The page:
Lustre 1.8.0, released in May 2009, provided OSS Read Cache, improved recovery in the face of multiple failures, added basic heterogeneous storage management via OST Pools, adaptive network timeouts, and version-based recovery. It was a transition release, being interoperable with both Lustre 1.6 and Lustre 2.0.[35]

Lustre 2.0, released in August 2010, was based on significant internally restructured code to prepare for major architectural advancements. Lustre 2.x clients cannot interoperate with 1.8 or earlier servers. However, Lustre 1.8.6 and later clients can interoperate with Lustre 2.0 and later servers. The Metadata Target (MDT) and OST on-disk format from 1.8 can be upgraded to 2.0 and later without the need to reformat the filesystem.

Lustre 2.1, released in September 2011, was a community-wide initiative in response to Oracle suspending development on Lustre 2.x releases.[36] It added the ability to run servers on Red Hat Linux 6 and increased the maximum ext4-based OST size from 24 TB to 128 TB,[37] as well as a number of performance and stability improvements. Lustre 2.1 servers remained inter-operable with 1.8.6 and later clients.

Lustre 2.2, released in March 2012, focused on providing metadata performance improvements and new features.[38] It added parallel directory operations allowing multiple clients to traverse and modify a single large directory concurrently, faster recovery from server failures, increased stripe counts for a single file (across up to 2000 OSTs), and improved single-client directory traversal performance.

Lustre 2.3, released in October 2012, continued to improve the metadata server code to remove internal locking bottlenecks on nodes with many CPU cores (over 16). The object store added a preliminary ability to use ZFS as the backing file system. The Lustre File System ChecK (LFSCK) feature can verify and repair the MDS Object Index (OI) while the file system is in use, after a file-level backup/restore or in case of MDS corruption. The server-side IO statistics were enhanced to allow integration with batch job schedulers such as SLURM to track per-job statistics. Client-side software was updated to work with Linux kernels up to version 3.0.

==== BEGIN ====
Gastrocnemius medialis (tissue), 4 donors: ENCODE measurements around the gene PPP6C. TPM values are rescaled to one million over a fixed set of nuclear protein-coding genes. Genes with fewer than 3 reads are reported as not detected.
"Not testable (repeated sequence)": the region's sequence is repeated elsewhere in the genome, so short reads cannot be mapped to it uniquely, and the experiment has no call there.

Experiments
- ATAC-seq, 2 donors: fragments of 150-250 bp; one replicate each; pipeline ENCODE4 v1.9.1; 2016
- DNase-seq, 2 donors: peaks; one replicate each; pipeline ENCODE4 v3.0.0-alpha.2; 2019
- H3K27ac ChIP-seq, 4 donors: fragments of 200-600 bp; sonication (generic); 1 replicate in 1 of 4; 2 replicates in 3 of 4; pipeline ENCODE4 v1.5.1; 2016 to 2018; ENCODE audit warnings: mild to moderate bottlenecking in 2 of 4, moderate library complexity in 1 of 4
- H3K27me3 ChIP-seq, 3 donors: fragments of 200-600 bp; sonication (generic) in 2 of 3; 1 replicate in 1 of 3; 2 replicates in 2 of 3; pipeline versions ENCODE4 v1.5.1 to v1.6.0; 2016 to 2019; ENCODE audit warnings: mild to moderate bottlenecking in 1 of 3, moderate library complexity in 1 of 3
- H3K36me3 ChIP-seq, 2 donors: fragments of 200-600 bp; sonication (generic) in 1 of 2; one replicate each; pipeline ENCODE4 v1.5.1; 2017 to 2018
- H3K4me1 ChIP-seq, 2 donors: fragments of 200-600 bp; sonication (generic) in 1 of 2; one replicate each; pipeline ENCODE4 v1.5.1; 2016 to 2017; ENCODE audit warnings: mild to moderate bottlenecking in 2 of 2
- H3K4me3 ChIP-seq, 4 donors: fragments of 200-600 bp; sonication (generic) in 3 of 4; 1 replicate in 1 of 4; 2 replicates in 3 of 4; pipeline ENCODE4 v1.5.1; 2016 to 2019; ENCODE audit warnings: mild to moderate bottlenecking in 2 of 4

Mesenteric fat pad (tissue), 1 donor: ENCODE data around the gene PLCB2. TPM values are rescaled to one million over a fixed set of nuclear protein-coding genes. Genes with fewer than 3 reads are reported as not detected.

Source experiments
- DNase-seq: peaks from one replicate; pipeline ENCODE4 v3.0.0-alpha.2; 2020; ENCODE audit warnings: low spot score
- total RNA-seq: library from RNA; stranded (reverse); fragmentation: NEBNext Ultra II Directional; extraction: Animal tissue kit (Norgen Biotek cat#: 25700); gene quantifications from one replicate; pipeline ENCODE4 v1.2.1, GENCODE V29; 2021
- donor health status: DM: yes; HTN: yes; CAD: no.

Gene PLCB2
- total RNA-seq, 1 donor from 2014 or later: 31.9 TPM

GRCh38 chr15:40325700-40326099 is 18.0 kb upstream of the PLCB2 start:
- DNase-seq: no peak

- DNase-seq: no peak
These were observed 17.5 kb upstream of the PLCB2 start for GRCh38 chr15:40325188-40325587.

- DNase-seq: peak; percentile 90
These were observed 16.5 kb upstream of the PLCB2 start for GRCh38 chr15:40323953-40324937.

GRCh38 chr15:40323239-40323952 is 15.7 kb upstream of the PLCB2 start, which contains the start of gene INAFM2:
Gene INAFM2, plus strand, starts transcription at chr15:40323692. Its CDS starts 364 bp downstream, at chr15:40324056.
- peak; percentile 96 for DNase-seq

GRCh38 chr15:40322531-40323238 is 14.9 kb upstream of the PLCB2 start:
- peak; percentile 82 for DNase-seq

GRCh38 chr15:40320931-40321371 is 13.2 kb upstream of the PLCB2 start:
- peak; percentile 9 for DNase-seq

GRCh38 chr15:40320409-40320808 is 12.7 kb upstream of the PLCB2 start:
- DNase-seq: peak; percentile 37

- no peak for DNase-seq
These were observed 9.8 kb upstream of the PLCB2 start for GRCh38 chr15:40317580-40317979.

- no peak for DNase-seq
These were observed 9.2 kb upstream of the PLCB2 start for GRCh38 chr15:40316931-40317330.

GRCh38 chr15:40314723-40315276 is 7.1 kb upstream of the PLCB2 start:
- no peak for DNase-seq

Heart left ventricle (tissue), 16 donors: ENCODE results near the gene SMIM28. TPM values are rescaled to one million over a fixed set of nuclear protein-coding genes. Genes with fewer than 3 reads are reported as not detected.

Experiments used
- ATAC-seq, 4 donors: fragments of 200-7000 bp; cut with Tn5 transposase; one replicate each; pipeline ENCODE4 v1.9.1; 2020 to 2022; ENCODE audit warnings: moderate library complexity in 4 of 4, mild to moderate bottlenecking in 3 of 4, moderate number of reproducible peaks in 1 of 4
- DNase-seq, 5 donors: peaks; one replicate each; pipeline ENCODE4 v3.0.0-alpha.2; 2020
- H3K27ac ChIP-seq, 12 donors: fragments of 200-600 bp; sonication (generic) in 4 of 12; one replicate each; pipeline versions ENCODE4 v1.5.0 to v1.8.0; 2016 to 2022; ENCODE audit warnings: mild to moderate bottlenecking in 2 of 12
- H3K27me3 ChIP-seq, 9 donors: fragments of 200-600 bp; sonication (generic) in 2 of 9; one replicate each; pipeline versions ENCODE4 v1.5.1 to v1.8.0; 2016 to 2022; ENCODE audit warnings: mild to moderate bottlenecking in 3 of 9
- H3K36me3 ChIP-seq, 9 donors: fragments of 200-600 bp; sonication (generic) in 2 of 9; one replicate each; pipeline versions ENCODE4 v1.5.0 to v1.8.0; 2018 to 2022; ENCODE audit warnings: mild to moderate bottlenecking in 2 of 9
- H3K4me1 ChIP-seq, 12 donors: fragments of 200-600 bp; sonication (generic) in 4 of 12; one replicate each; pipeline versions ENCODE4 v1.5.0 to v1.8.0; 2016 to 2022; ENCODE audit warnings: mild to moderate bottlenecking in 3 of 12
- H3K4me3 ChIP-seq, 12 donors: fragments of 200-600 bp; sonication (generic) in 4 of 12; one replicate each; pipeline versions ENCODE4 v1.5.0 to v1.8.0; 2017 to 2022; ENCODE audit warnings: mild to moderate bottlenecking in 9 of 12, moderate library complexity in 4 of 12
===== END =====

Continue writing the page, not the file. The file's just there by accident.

Lustre 2.4, released in May 2013, added a considerable number of major features, many funded directly through OpenSFS. Distributed Namespace (DNE) allows horizontal metadata capacity and performance scaling for 2.4 clients, by allowing subdirectory trees of a single namespace to be located on separate MDTs. ZFS can now be used as the backing filesystem for both MDT and OST storage. The LFSCK feature added the ability to scan and verify the internal consistency of the MDT FID and LinkEA attributes. The Network Request Scheduler (NRS) adds policies to optimize client request processing for disk ordering or fairness. Clients can optionally send bulk RPCs up to 4 MB in size. Client-side software was updated to work with Linux kernels up to version 3.6, and is still interoperable with 1.8 clients.

Lustre 2.5, released in October 2013, added the highly anticipated feature, Hierarchical Storage Management (HSM). A core requirement in enterprise environments, HSM allows customers to easily implement tiered storage solutions in their operational environment. This release is the current OpenSFS-designated Maintenance Release branch of Lustre.[39][40][41][42] The most recent maintenance version is 2.5.3 and was released in September 2014.[2]

Lustre 2.6, released in July 2014,[43] was a more modest release feature wise, adding LFSCK functionality to do local consistency checks on the OST as well as consistency checks between MDT and OST objects. Single-client IO performance was improved over the previous releases.[44] This release also added a preview of DNE striped directories, allowing single large directories to be stored on multiple MDTs to improve performance and scalability.